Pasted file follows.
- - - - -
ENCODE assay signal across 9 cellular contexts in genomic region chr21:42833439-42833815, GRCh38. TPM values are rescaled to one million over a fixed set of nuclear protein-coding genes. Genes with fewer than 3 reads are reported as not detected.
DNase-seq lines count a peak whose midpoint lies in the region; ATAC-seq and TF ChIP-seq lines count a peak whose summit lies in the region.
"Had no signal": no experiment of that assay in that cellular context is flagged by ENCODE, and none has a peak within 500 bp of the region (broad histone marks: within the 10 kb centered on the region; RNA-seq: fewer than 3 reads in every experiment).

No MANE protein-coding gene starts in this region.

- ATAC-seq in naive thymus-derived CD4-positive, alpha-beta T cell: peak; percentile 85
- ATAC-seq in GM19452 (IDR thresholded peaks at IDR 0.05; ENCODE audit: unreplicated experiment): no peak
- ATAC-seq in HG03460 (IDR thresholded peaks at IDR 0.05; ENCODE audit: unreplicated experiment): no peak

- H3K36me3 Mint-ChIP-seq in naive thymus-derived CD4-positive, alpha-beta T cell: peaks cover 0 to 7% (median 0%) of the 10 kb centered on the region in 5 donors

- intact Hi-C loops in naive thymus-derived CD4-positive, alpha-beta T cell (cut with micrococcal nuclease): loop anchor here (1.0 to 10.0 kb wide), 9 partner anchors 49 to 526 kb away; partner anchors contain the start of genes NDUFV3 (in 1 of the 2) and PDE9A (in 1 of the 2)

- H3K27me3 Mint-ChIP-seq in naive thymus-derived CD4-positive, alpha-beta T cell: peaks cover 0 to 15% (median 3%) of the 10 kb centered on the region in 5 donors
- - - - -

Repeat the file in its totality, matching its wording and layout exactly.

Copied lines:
ENCODE assay signal across 9 cellular contexts in genomic region chr21:42833439-42833815, GRCh38. TPM values are rescaled to one million over a fixed set of nuclear protein-coding genes. Genes with fewer than 3 reads are reported as not detected.
DNase-seq lines count a peak whose midpoint lies in the region; ATAC-seq and TF ChIP-seq lines count a peak whose summit lies in the region.
"Had no signal": no experiment of that assay in that cellular context is flagged by ENCODE, and none has a peak within 500 bp of the region (broad histone marks: within the 10 kb centered on the region; RNA-seq: fewer than 3 reads in every experiment).

No MANE protein-coding gene starts in this region.

- ATAC-seq in naive thymus-derived CD4-positive, alpha-beta T cell: peak; percentile 85
- ATAC-seq in GM19452 (IDR thresholded peaks at IDR 0.05; ENCODE audit: unreplicated experiment): no peak
- ATAC-seq in HG03460 (IDR thresholded peaks at IDR 0.05; ENCODE audit: unreplicated experiment): no peak

- H3K36me3 Mint-ChIP-seq in naive thymus-derived CD4-positive, alpha-beta T cell: peaks cover 0 to 7% (median 0%) of the 10 kb centered on the region in 5 donors

- intact Hi-C loops in naive thymus-derived CD4-positive, alpha-beta T cell (cut with micrococcal nuclease): loop anchor here (1.0 to 10.0 kb wide), 9 partner anchors 49 to 526 kb away; partner anchors contain the start of genes NDUFV3 (in 1 of the 2) and PDE9A (in 1 of the 2)

- H3K27me3 Mint-ChIP-seq in naive thymus-derived CD4-positive, alpha-beta T cell: peaks cover 0 to 15% (median 3%) of the 10 kb centered on the region in 5 donors